The special reactivity of squarates has been exploited for bioconjugation (Fig. (6)) [122124]. The reaction of two amino groups with a squarate results in their conjugation via two vinylogous amides. Notable advantages of this conjugation method include the small size of the squarate, and the greatly reduced rate of its reaction with the second amino group, limiting the undesirable synthesis of homodimers.

Fig. (6)
Bioconjugation via a squarate.

3.3. Linkages Containing Carbon–Nitrogen Double Bonds

The facile synthesis of carbon–nitrogen double bonds via condensation of nitrogen bases with aldehydes and ketones in aqueous solutions at neutral pH renders them attractive for bioconjugation. Hydrazones (C=N–N) are generated when the nitrogen base is a hydrazine, as in Fig. (7). Oximes (C=N–O) are formed when the nitrogen base is an alkoxyamine. Both hydrazones and oximes are significantly more stable than are simple imines (C=N)—the products of condensation of amines with aldehydes or ketones. Anilines are, however, especially effective catalysts of hydrazone and oxime formation [125128].

Fig. (7)
Bioconjugation via carbon–nitrogen double bonds. X = O in oximes, NH in alkylhydrazones, and NHC(O) in acylhydrazones.

Carbohydrates are especially amenable to modification with carbon–nitrogen double bonds, as their hydroxyl groups can be oxidized readily into aldehydes [129]. Alternatively, ketones can be introduced into cell-surface carbohydrates by biosynthesis [130,131]. Carbohydrates immobilized via oxime linkages have been used to generate carbohydrate microarrays [132].

There are numerous examples in the literature of hydrazone and oxime conjugates of oligonucleotides [133]. For example, acylhydrazone linkages have been used for the immobilization of aldehydic oligonucleotides on surfaces displaying acylhydrazines [134]. Additionally, peptide nucleic acid–peptide conjugates have been generated using oxime conjugation [135].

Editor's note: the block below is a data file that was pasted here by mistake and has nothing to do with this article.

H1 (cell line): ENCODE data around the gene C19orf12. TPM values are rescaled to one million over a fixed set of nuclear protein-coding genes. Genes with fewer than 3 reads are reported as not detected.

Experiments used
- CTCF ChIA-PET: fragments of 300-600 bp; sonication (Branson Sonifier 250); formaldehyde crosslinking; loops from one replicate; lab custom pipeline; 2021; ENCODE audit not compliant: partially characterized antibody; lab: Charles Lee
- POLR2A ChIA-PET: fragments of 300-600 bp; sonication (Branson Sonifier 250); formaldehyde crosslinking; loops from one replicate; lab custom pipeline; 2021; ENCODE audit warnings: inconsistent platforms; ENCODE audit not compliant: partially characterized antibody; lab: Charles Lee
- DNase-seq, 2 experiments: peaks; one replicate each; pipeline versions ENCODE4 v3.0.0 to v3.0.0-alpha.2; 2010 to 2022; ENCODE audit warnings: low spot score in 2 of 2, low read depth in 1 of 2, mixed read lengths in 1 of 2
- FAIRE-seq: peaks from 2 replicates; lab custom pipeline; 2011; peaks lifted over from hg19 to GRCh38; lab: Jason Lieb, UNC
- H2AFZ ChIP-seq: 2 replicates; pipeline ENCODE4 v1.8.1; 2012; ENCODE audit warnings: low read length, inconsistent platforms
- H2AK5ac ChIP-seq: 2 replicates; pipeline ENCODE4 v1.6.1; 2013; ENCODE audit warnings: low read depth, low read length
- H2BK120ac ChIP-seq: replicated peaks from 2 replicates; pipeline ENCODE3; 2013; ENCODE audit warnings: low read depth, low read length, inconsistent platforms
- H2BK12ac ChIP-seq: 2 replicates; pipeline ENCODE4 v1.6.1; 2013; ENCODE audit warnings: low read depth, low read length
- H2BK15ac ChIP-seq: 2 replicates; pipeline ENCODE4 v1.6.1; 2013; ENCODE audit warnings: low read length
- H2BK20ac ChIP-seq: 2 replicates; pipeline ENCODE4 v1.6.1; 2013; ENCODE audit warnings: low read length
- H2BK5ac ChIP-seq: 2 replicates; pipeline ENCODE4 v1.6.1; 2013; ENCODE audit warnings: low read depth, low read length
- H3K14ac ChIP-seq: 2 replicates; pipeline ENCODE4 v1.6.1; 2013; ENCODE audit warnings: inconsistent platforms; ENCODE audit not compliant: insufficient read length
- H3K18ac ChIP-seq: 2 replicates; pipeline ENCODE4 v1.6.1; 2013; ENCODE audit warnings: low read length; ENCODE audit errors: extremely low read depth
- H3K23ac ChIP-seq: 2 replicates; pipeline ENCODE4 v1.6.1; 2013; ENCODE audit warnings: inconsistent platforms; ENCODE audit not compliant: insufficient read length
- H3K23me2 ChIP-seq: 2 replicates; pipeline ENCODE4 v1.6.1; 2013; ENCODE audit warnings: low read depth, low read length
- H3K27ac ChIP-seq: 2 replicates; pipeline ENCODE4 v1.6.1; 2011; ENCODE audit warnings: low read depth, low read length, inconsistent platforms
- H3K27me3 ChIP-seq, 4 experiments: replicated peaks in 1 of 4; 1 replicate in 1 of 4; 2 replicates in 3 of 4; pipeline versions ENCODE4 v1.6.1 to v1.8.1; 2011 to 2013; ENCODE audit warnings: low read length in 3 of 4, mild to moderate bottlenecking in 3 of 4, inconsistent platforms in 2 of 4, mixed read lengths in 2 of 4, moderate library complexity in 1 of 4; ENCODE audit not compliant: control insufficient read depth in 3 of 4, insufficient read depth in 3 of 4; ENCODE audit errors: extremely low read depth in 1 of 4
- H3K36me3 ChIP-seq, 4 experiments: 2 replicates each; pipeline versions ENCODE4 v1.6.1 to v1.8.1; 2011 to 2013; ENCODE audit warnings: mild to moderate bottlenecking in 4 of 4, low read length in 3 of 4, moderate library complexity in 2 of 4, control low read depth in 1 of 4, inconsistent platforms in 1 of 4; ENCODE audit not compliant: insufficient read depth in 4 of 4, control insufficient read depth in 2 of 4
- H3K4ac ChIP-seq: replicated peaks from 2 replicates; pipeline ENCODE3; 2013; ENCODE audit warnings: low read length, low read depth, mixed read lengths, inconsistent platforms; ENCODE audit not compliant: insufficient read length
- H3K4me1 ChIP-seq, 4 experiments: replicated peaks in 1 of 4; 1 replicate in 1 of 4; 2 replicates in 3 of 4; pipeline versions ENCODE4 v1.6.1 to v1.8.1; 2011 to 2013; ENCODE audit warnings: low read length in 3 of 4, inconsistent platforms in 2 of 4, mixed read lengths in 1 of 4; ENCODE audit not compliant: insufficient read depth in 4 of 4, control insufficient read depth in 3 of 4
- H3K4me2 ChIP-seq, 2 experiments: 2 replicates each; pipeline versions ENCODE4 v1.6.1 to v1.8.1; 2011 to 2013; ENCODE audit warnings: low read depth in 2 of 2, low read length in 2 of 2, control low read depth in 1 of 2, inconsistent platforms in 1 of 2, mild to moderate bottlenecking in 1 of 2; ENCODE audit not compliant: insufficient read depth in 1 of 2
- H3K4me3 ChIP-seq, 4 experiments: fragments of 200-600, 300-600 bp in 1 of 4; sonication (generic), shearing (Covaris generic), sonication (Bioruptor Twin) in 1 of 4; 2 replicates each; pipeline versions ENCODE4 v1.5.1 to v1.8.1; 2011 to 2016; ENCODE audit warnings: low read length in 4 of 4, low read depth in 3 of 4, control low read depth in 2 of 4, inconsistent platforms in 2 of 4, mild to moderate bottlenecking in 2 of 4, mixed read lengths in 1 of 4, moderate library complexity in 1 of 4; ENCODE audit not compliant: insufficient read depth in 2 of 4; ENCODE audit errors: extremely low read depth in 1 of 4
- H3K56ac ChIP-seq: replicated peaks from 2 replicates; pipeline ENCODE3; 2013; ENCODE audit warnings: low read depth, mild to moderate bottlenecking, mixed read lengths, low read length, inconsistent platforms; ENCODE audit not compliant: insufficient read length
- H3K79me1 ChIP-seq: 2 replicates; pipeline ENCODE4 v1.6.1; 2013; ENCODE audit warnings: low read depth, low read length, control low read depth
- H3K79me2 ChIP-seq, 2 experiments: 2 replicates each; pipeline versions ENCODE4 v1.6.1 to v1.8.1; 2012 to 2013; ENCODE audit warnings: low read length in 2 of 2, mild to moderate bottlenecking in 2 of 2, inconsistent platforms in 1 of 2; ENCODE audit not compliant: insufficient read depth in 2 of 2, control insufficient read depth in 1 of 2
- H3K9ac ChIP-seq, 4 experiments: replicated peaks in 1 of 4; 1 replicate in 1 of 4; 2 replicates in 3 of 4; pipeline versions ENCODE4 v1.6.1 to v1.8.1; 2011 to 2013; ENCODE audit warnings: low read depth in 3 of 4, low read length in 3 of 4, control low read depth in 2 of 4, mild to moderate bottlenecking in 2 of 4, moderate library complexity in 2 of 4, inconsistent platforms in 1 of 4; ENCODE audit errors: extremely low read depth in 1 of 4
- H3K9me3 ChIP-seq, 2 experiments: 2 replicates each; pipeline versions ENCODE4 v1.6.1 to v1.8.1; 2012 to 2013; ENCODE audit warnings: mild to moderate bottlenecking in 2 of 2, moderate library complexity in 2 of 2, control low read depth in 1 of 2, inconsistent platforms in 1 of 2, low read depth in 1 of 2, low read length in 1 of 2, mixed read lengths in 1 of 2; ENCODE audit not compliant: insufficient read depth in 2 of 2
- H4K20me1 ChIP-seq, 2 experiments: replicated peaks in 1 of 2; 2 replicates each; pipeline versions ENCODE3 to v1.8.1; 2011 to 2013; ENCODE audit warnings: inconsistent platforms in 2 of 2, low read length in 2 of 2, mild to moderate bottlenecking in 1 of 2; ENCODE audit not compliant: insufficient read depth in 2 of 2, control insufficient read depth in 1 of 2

Peptide microarrays generated by immobilizing peptides via acylhydrazone linkages enable the sensitive detection of antibodies in blood samples [136,137]. Peptides and small molecules have been immobilized via oxime linkages onto glass slides displaying aldehydes, and the resulting microarrays used for protein binding and cell-adhesion assays [138]. Peptide fragments bearing aminoxy functional groups were incubated with a polyaldehyde template to generate large protein-like molecules containing multiple oxime linkages [139,140]. The chemoselectivity of oxime formation has been used to assemble a transcription factor-related protein that is not readily accessible by recombinant DNA technology [141]. A conceptually related approach was used to synthesize glycodendrimers appended with an antigen [142,143]. Finally, oxidative deamination mediated by pyridoxal 5′-phosphate can be used to generate an aldehyde or ketone at the N terminus of some peptides and proteins [144,145].

Although hydrazones and oximes are common conjugates, both are labile to spontaneous hydrolysis. The hydrolytic stabilities of isostructural alkylhydrazones, acylhydrazones, and an oxime were examined at pD 5.0–9.0 [146]. The hydrolysis of each adduct was found to be catalyzed by acid. Rate constants for oxime hydrolysis were nearly 103-fold lower than those for the hydrazones; a trialkylhydrazonium ion (formed after condensation) was even more stable than the oxime. These data led to a general mechanism for the hydrolysis of C=N–X linkages. There are several important messages from this work. First, alkylhydrazones and acylhydrazones should not be used for bioconjugation, as their half-lives are only an hour or so under physiological conditions. Secondly, oximes are far more stable than hydrazones, having half-lives close to a month. Finally, efforts to develop a gentle means to condense a trialkylhydrazine with an aldehyde or ketone are worthwhile.

3.4. Linkages Generated by Cycloaddition

The discovery of the rate acceleration availed by Cu(I) has made the Huisgen 1,3-dipolar azide–alkyne cycloaddition one of the most useful reactions for bioconjugation [147151]. This cycloaddition results in the irreversible formation of a 1,4-disubstituted[1,2,3]triazole linkage, as in Fig. (5D). The reaction has been used in an extraordinary range of contexts, including labeling proteins with small molecules [152,99,153,154], immobilizing proteins and peptides [155,118], proteomics applications [156], immobilizing carbohydrates [155], functionalizing DNA [155,157], and decorating virus particles and bioactive polymers with fluorescent molecules [158,159]. A Ru(II) catalyst leads to the 1,5-disubstituted[1,2,3]triazole [160], which mimics a cis (that is, E) peptide bond [161], as in Fig. (5E).